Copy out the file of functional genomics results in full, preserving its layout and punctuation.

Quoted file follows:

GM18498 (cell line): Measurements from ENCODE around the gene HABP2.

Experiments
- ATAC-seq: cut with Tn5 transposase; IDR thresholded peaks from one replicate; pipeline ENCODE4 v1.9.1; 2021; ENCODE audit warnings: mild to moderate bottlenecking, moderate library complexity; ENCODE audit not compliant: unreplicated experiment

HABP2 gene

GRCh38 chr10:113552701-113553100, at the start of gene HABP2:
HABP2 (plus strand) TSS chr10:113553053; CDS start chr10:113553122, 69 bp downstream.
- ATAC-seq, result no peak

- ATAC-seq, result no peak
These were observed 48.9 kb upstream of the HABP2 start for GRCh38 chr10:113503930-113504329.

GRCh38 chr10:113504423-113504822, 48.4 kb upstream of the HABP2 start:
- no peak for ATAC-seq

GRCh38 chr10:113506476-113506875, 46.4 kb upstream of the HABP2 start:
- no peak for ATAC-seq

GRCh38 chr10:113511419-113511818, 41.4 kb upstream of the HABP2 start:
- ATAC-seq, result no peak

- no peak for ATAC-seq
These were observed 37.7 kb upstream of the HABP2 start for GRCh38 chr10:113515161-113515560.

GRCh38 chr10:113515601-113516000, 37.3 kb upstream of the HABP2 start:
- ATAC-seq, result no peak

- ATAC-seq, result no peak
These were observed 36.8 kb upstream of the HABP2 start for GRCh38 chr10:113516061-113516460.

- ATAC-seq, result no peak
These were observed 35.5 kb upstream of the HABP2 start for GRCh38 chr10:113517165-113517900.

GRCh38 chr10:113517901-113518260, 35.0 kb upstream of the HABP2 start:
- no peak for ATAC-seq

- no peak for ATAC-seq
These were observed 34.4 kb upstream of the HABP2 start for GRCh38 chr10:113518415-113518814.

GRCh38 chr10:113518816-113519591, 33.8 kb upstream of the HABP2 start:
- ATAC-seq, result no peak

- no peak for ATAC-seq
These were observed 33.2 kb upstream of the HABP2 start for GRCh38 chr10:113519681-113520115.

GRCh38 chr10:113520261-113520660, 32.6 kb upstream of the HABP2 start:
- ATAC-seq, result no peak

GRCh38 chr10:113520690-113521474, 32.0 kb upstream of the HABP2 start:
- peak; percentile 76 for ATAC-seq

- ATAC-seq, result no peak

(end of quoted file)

GM18498 (cell line): Measurements from ENCODE around the gene HABP2.

Experiments
- ATAC-seq: cut with Tn5 transposase; IDR thresholded peaks from one replicate; pipeline ENCODE4 v1.9.1; 2021; ENCODE audit warnings: mild to moderate bottlenecking, moderate library complexity; ENCODE audit not compliant: unreplicated experiment

HABP2 gene

GRCh38 chr10:113552701-113553100, at the start of gene HABP2:
HABP2 (plus strand) TSS chr10:113553053; CDS start chr10:113553122, 69 bp downstream.
- ATAC-seq, result no peak

- ATAC-seq, result no peak
These were observed 48.9 kb upstream of the HABP2 start for GRCh38 chr10:113503930-113504329.

GRCh38 chr10:113504423-113504822, 48.4 kb upstream of the HABP2 start:
- no peak for ATAC-seq

GRCh38 chr10:113506476-113506875, 46.4 kb upstream of the HABP2 start:
- no peak for ATAC-seq

GRCh38 chr10:113511419-113511818, 41.4 kb upstream of the HABP2 start:
- ATAC-seq, result no peak

- no peak for ATAC-seq
These were observed 37.7 kb upstream of the HABP2 start for GRCh38 chr10:113515161-113515560.

GRCh38 chr10:113515601-113516000, 37.3 kb upstream of the HABP2 start:
- ATAC-seq, result no peak

- ATAC-seq, result no peak
These were observed 36.8 kb upstream of the HABP2 start for GRCh38 chr10:113516061-113516460.

- ATAC-seq, result no peak
These were observed 35.5 kb upstream of the HABP2 start for GRCh38 chr10:113517165-113517900.

GRCh38 chr10:113517901-113518260, 35.0 kb upstream of the HABP2 start:
- no peak for ATAC-seq

- no peak for ATAC-seq
These were observed 34.4 kb upstream of the HABP2 start for GRCh38 chr10:113518415-113518814.

GRCh38 chr10:113518816-113519591, 33.8 kb upstream of the HABP2 start:
- ATAC-seq, result no peak

- no peak for ATAC-seq
These were observed 33.2 kb upstream of the HABP2 start for GRCh38 chr10:113519681-113520115.

GRCh38 chr10:113520261-113520660, 32.6 kb upstream of the HABP2 start:
- ATAC-seq, result no peak

GRCh38 chr10:113520690-113521474, 32.0 kb upstream of the HABP2 start:
- peak; percentile 76 for ATAC-seq

- ATAC-seq, result no peak